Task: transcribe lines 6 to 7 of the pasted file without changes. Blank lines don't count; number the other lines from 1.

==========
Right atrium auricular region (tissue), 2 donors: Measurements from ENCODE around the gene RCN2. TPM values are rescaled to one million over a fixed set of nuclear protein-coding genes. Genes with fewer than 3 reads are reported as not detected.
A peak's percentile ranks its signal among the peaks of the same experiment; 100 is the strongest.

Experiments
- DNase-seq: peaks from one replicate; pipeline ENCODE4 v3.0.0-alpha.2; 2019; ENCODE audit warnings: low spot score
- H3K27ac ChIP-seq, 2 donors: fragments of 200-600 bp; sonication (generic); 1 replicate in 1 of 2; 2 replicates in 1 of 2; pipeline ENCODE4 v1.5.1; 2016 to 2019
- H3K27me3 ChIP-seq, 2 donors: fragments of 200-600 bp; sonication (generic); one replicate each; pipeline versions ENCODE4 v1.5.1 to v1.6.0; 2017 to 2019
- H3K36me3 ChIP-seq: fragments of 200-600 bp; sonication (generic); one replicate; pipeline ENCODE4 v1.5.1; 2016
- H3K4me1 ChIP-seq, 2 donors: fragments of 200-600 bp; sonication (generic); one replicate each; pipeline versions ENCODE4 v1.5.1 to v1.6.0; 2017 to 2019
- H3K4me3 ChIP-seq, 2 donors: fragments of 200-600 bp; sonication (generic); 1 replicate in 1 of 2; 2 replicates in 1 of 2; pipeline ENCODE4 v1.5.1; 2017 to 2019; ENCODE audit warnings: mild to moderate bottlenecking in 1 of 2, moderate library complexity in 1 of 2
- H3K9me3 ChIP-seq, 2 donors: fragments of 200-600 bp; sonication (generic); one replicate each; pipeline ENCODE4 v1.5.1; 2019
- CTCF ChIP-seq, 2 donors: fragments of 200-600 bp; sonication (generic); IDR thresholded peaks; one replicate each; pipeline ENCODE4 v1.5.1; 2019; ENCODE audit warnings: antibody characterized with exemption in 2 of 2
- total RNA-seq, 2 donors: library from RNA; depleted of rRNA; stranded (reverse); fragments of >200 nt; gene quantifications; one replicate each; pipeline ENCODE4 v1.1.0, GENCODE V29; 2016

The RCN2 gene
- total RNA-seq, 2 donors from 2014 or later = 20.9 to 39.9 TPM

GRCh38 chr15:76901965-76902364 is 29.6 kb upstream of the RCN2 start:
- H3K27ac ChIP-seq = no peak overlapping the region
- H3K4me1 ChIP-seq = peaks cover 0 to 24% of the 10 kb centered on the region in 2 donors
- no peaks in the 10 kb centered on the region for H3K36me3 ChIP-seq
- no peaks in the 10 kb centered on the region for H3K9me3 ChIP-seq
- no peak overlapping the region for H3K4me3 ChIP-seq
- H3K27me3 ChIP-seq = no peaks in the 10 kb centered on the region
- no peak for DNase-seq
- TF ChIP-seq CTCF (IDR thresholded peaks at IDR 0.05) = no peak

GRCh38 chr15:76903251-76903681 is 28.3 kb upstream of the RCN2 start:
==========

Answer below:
- H3K27me3 ChIP-seq, 2 donors: fragments of 200-600 bp; sonication (generic); one replicate each; pipeline versions ENCODE4 v1.5.1 to v1.6.0; 2017 to 2019
- H3K36me3 ChIP-seq: fragments of 200-600 bp; sonication (generic); one replicate; pipeline ENCODE4 v1.5.1; 2016